Monday, November 26, 2012

Getting out on parole

I think this year marks my 10 year anniversary of my first trip to Angola. For the past 10 years I have been visiting at least twice a year staying usually for a week or two at a time.  My first impression of Luanda was something I never managed to shake despite seeing how Luanda was progressing as a capital and building itself up brick by brick. Buildings where people lived in squalor and literally threw their toilet waste from the windows were turned into buildings where the sunset over the Ilha is mirrored into the faces of Angolans striving for a better life. The number of building cranes over the skyline of Luanda is probably the highest I've ever seen in any city, a sign of a developing country that had been torn apart by a civil war before and is now building itself up.

My travels to Luanda felt to me like a death sentence. I was here for work and on weekends I stayed in the staff house which is walking distance from the Marginal but never leaving it. Weekends were terrible torture with no access to transport and with clear instructions not to venture outside the staff house due to security issues. The only entertainment I had was the Internet and staff house swimming pool. Discussing the latest mugging that was recorded in our safety records made escaping from the “prison cells” of the staff house sound like a bad idea. The Marginal was a no-go zone and despite the fact that construction work prevented anyone from walking there, the company’s “Welcome Booklet” didn’t encourage it either. In a period of ten years I never walked alone in the city of Luanda and I dreaded any upcoming visit to Angola.

I am again in Luanda over a weekend and the Marginal which were closed for most of the last couple of years has officially been opened. Instead of chewing through my wrists again this time I decided to break free and go explore no matter what the consequences might be. My current state of mind is screwed up for more than one reason and I needed to pick myself up.  At 10’0 clock this morning the gates of the staff house opened in front of me and I ventured out on my own to go see the new Marginal. I crossed the main street where the traffic lights show the countdown in seconds to when the light is going to change, something I have never seen before in my life. Waiting for 70 seconds before the walking man  turns green can take some getting used to, but I didn’t want to cross on a red light thinking that I might as well use the new technology that was put in place for a reason. I suddenly felt alive in Luanda like a prisoner who has just been let out on his first parole. It was like a new world opening in front of me and the feeling of being sentenced when my presence in Luanda was requested quickly disappeared.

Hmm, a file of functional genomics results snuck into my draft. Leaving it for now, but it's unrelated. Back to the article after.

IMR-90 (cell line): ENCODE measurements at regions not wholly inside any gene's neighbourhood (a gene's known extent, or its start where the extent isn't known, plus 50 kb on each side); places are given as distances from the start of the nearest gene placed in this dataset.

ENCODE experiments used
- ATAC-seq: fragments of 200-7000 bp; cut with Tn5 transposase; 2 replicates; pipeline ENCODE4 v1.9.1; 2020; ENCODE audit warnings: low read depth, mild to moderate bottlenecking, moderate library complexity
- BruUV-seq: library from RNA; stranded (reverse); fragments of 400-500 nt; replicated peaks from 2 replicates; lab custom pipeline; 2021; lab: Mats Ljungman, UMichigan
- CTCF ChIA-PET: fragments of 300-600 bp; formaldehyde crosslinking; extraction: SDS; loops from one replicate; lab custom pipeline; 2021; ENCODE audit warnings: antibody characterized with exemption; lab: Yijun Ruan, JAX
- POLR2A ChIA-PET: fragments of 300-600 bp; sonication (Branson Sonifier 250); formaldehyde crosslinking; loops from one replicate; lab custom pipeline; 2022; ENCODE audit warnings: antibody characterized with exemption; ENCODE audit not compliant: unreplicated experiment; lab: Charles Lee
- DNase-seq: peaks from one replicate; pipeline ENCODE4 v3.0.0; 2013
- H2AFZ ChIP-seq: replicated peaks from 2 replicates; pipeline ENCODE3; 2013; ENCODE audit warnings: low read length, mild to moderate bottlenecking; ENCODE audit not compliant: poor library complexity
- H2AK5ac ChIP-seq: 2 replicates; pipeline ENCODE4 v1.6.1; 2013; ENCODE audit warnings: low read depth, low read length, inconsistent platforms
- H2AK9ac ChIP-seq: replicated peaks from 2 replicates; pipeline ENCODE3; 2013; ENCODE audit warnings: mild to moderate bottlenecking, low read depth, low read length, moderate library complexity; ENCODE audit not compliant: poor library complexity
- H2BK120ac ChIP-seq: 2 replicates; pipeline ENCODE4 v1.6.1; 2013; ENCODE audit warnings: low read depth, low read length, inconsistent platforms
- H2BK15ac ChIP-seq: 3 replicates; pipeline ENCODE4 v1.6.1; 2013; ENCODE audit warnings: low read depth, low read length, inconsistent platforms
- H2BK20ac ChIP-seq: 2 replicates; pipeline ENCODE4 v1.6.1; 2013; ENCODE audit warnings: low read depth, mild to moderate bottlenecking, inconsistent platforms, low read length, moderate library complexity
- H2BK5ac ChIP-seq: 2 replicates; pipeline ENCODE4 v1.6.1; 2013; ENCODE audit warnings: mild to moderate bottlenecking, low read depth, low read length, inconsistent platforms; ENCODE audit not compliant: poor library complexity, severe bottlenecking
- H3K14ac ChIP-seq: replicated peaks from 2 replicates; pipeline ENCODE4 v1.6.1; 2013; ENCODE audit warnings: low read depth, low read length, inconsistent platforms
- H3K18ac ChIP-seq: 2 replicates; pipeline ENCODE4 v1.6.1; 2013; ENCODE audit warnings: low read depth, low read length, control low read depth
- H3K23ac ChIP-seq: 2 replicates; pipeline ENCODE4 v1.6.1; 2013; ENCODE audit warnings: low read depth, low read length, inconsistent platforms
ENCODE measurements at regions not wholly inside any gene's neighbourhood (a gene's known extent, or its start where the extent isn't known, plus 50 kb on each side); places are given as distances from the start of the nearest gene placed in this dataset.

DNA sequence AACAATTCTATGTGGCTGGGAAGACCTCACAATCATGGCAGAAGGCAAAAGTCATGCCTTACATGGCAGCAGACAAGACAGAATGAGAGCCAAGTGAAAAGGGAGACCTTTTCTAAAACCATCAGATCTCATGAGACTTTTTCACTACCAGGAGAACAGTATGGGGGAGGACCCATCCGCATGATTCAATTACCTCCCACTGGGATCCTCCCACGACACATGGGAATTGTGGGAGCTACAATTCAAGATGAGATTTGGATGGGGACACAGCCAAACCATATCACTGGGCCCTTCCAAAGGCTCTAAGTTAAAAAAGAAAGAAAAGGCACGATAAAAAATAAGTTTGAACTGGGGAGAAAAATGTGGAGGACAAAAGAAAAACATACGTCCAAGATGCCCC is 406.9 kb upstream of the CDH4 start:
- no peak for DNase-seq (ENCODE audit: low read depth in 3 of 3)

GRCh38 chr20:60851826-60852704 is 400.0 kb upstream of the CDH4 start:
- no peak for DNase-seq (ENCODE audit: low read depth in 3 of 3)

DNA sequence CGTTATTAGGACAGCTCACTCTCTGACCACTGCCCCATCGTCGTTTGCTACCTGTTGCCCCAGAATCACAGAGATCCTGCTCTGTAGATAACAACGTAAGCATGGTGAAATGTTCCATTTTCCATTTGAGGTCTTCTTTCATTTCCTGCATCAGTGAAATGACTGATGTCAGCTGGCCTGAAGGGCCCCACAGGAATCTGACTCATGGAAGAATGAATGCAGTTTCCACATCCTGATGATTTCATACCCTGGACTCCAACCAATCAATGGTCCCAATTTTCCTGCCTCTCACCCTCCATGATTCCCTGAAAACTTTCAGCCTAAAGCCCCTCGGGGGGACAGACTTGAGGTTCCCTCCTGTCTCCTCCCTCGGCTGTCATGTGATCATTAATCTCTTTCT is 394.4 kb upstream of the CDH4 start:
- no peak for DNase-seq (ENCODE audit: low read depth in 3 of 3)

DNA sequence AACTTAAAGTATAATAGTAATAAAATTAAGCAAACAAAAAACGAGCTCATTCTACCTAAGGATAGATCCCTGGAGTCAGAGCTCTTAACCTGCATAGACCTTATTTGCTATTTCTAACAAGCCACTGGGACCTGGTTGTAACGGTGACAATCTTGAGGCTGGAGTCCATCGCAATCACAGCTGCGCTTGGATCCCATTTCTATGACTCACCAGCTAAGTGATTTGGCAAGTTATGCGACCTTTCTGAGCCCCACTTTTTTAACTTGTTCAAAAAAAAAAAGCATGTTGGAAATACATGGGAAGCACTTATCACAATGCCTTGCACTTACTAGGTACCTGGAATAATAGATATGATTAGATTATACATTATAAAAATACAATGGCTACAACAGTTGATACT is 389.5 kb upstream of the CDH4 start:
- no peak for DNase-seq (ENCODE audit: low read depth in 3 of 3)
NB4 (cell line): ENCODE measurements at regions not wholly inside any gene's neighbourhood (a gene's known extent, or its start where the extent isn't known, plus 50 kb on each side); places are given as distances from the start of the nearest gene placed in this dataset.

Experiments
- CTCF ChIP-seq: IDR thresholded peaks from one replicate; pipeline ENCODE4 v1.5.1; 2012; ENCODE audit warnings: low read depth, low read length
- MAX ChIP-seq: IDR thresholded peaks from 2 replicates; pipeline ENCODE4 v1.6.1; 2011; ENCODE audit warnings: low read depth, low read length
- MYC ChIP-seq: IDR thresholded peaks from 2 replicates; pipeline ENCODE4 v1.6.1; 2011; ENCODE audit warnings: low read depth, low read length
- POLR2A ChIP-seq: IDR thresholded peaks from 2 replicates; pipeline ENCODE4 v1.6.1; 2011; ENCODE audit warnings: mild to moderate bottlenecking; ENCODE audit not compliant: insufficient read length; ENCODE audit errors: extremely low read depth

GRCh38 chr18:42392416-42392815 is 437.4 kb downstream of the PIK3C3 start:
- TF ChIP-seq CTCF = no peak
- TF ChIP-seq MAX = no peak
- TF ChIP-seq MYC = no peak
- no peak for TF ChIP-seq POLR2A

The new Marginal is basically the walkway in front of the city facing the bay area. Once an area where muggers took shelter and preyed on foreigners has been turned into a pleasure zone for the people of Luanda to enjoy. Young people were playing basketball, doing the stuff that most kids would so in South Africa, with benches, parks, play grounds and enough area to roller blade, ride bike or skateboard until the sun goes down. I walked for about an hour from the one end to the other and back and wasn’t approached by anyone begging for money or making me feel uncomfortable.  I uttered a few Bon Dia’s and was friendly greeted back. It looked a lot like Sea Point in Cape Town and the vibe was not far removed either. One thing I did notice though was that there were no tuck shops to buy cool drinks or water. I needed this because with more than 30 degrees Celsius minutes after ten a clock I could not help but wonder why there are no shops around. I noticed a few mobile police stations and even though I usually stay clear of anyone in uniform in any African country I didn’t feel threatened by them either. I guess the amount of people walking their dogs and taking their kids out made me feel much more relaxed. I took a few pictures and decided that on my next visit I am bringing my roller blades along. A weekend in Luanda does not have to be a prison sentence anymore. It took me ten years to get out and I am planning on staying out. The other issues that Luanda still has I will try and solve with the same attitude I saved myself with this weekend.

New buildings (oil companies)

Fort of São Miguel of Loanda.

1 comment:

  1. Wonderlik. As ons nou net vir JZ hier kan weg kry...
    NS. Hoekom is daar nie karre in die strate nie?